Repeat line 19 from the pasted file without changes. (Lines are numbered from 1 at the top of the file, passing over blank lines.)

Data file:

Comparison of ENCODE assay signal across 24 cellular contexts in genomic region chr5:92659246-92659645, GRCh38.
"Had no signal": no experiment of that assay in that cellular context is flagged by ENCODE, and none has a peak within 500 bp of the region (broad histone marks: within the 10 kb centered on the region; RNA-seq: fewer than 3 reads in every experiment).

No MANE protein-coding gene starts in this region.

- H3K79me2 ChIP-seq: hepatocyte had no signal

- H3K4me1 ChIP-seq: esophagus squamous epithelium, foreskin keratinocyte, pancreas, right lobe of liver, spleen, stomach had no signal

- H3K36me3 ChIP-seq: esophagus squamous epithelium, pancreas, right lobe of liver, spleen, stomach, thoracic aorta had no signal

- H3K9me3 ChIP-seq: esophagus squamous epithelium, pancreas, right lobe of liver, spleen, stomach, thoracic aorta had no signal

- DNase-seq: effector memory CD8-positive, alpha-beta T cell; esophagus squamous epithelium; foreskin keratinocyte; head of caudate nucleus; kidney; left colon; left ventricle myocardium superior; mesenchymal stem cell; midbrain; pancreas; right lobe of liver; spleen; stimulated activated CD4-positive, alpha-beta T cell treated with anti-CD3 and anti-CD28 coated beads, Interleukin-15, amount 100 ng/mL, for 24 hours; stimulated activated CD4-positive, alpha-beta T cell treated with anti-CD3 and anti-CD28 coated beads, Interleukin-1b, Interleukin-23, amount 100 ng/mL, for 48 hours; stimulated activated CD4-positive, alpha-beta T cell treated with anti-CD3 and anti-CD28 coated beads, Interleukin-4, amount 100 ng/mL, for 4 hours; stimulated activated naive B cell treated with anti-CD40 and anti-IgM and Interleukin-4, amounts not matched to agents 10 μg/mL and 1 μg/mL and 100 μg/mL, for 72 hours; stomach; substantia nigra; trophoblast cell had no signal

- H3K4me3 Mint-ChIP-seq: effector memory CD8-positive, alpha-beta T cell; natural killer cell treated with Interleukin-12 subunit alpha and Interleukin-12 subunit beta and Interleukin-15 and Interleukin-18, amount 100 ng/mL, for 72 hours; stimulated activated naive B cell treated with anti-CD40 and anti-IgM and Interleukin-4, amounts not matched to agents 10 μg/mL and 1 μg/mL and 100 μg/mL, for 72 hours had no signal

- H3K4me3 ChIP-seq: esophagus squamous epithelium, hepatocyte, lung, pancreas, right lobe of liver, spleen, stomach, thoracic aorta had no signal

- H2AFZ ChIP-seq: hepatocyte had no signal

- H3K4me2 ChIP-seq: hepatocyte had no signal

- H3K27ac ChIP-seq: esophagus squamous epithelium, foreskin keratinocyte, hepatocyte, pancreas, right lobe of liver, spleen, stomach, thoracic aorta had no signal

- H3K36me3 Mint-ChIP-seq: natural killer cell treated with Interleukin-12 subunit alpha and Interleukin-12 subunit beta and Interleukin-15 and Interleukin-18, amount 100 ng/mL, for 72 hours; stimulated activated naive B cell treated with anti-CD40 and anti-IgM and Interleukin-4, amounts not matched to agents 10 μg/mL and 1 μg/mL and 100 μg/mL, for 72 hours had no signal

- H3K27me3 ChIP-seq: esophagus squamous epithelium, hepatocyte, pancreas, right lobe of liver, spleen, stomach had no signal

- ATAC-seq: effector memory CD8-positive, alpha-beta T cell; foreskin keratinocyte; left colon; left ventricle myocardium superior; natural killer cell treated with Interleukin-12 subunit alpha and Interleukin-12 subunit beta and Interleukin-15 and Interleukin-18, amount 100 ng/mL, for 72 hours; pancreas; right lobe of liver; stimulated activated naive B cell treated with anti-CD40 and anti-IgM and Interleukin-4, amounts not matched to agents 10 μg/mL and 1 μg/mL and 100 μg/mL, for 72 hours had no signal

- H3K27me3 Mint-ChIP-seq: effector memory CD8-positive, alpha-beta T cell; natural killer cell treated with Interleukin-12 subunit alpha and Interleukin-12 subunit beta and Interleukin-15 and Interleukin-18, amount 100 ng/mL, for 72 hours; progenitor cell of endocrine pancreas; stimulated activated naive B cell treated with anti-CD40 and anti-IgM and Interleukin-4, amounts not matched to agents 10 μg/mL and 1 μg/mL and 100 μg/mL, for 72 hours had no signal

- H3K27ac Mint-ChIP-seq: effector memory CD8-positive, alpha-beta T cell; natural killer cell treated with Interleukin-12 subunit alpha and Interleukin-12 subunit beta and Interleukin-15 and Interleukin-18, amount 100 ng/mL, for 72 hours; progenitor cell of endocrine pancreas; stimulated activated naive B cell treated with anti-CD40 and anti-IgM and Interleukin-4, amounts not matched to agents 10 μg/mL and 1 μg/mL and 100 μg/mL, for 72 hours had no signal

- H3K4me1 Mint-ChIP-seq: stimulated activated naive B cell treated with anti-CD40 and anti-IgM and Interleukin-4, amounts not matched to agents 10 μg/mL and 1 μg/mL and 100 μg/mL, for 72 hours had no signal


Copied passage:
- H3K4me1 Mint-ChIP-seq: stimulated activated naive B cell treated with anti-CD40 and anti-IgM and Interleukin-4, amounts not matched to agents 10 μg/mL and 1 μg/mL and 100 μg/mL, for 72 hours had no signal